For most bloggers, a press mention is exciting. A quote in a well-known magazine or newspaper confers a stamp of legitimacy to writers who work primarily online. A feature can open up new audiences and even start the dominoes falling toward new writing opportunities.
But with every press mention there comes a risk. Interviewers can be friendly enough, but when the article goes to print, the “spin” calculated to grab attention (and, in some cases, stir a pot that doesn’t exist) can misrepresent people in painful ways. Nuanced stories fade into the background while out-of-context details — the more controversial the better — take center stage.
Earlier this week well-respected blogger Katherine Stone of Postpartum Progress got burned by Katherine Rosman in a Wall Street Journal article that twisted her interview as part of a condescending ridicule of women-focused conferences. Katherine posted her own apology to her family and colleagues in response, when in fact she is owed an apology from the WSJ for its manipulative “reporting.”
Katherine isn’t the first, nor is she the only blogger to get slapped by a journalistic bait and switch. Here are just a few examples (I’m sure there are many more.)
In 2005, New York Magazine‘s Randall Patterson represented his story idea to Isabel Kallman of Alpha Mom as a profile of her new business. But, as Isabel later wrote at the Huffington Post, it “turned out to be a snarky personal ‘expose’ of an exaggerated caricature of a mother that none of my friends or family recognized to be me.”
Apparently that strategy worked for New York Magazine, because just last month Lisa Miller used it again to misrepresent Rebecca Woolf of Girls Gone Child. As Rebecca later told a Jezebel writer, “this has been the most disgusting misrepresentation of what I do and who I am and what Miller and I spoke for an hour on the phone about.”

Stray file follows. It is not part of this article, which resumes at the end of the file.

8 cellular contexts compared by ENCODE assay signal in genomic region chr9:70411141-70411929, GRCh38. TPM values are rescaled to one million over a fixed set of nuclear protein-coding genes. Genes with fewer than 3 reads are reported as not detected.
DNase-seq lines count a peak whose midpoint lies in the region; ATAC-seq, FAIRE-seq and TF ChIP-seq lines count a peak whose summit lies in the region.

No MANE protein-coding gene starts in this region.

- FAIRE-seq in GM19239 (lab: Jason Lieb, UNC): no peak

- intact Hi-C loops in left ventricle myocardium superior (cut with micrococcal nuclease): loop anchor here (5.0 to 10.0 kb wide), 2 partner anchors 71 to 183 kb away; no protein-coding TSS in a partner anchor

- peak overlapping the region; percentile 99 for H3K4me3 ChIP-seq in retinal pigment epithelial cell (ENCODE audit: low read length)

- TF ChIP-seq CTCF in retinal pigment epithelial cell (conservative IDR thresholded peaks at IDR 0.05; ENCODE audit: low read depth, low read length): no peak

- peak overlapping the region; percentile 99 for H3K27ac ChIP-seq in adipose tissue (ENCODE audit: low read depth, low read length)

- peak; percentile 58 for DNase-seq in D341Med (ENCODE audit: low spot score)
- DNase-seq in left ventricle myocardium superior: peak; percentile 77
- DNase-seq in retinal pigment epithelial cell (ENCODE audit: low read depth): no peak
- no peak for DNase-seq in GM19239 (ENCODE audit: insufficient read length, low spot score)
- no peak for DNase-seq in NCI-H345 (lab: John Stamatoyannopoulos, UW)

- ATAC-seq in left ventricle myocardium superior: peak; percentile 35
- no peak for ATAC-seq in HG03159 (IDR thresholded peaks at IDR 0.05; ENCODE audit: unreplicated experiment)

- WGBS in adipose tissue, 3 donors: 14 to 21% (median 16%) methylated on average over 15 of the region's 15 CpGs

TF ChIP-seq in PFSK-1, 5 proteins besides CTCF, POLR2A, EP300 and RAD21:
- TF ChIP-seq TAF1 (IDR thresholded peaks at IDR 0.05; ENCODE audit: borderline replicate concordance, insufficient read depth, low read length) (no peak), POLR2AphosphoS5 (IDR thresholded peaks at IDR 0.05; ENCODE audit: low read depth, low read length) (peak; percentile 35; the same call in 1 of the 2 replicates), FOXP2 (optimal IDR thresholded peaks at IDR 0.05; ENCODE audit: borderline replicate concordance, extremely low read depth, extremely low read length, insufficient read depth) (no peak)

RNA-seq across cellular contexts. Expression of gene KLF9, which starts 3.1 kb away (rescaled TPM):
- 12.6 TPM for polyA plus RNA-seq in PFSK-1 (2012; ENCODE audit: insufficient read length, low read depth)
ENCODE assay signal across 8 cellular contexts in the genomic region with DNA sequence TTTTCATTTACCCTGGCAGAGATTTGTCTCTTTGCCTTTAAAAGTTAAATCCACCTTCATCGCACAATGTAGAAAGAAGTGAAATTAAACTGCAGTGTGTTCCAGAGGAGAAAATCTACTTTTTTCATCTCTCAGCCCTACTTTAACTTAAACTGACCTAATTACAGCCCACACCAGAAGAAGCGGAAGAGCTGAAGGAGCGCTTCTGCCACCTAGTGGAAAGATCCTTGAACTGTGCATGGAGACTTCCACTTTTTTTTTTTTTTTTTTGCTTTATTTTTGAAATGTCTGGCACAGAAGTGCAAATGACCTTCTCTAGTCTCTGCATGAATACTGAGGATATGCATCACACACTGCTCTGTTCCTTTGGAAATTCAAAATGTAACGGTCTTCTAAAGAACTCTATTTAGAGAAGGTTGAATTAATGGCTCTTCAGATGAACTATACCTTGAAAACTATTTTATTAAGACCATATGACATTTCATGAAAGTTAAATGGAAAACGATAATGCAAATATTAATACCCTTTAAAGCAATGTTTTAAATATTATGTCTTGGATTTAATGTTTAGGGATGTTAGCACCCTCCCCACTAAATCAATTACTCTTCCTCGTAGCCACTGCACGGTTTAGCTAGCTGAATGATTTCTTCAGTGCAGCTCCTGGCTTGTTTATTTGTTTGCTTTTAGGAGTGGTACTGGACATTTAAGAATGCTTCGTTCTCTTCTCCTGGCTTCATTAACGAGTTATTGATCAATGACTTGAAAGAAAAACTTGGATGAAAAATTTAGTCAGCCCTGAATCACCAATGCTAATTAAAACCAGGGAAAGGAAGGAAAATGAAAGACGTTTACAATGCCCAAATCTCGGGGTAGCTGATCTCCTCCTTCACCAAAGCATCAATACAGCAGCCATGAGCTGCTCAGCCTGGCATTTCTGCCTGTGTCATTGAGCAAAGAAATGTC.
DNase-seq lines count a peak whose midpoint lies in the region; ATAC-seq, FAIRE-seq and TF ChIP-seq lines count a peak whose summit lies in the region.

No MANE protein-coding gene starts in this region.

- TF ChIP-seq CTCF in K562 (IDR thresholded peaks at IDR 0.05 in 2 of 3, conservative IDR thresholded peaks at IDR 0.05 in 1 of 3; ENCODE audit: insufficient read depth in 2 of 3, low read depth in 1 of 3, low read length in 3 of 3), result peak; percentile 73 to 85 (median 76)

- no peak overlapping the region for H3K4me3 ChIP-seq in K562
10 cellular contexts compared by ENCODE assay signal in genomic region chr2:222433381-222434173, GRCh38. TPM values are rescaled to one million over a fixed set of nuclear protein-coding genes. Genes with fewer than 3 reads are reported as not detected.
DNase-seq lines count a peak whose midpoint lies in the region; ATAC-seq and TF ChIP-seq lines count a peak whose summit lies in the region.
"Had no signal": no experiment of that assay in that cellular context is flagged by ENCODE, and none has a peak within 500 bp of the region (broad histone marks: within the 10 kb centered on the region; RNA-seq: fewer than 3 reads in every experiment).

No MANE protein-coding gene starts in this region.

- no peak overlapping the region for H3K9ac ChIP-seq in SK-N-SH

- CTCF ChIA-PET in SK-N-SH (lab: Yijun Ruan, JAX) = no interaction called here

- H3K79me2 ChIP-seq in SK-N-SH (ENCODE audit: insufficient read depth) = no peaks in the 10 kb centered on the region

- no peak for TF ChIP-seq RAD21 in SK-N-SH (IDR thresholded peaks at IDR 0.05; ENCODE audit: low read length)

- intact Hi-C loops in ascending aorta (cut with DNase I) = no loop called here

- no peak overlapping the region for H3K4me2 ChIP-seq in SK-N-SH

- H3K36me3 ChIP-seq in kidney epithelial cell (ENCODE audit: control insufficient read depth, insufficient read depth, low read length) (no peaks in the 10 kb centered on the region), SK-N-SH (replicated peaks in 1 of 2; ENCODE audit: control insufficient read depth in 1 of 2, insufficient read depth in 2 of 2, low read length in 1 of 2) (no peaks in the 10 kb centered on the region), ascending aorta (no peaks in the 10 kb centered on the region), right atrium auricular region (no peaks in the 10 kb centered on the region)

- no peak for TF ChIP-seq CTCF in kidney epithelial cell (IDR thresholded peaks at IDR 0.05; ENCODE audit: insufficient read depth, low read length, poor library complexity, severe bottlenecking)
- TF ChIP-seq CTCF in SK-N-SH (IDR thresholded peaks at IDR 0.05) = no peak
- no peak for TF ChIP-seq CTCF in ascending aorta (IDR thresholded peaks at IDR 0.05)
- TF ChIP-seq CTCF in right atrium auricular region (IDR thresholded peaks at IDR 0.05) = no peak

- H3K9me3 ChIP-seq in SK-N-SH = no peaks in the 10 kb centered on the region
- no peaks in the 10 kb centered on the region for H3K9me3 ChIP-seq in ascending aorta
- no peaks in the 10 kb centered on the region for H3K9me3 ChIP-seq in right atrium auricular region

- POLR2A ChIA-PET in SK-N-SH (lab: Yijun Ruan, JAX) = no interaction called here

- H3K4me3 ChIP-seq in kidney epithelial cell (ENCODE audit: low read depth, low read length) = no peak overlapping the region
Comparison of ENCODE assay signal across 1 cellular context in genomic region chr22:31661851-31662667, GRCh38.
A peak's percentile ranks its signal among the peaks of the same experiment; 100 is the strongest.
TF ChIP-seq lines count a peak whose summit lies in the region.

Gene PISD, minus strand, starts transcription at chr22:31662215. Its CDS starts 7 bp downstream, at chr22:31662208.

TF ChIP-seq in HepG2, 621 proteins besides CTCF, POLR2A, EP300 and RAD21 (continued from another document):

[Note to self: NEVER respond to an email from New York Magazine.]
I’m sure we all remember Jamie Lynne Grumet of I Am Not the Babysitter, whose picture on the cover of Time lit up the Internet. Surprise, surprise, the story was a little more complicated.
Even I have had the dubious honor of being misrepresented in the press, albeit in a minor way. In a Times of London article about my book Minimalist Parenting, my co-author and I were described as “neurotic ubermothers who were practising extreme parenting” (that was, until we came to our senses). I was quoted as saying “I even learnt how to change a nappy from diagrams.” Right.
There are those who would dismiss the issue, citing the public nature of blogging and bloggers’ status as media figures themselves. It’s a weak response that ignores the reality of what’s happening: publications are intentionally misrepresenting and hurting people in order to sell a product.
Sure, this has been happening ever since the first tabloid hit the street. But I don’t think Katherine, Rebecca or Isabel realized they were dealing with tabloids. I didn’t. These are publications with supposedly higher standards.
Hopefully no lasting harm will come of the WSJ article. It’s a blip that will soon disappear in the ever-churning bowels of the news/entertainment machine. But in each of these cases, good people got burned. And the reporters and publications responsible need to hear that we won’t stand for it.
Asha Dornfest is the co-author of Minimalist Parenting: Enjoy Modern Family Life More By Doing Less and publisher of Parent Hacks, a site crammed with tips for making family life easier.
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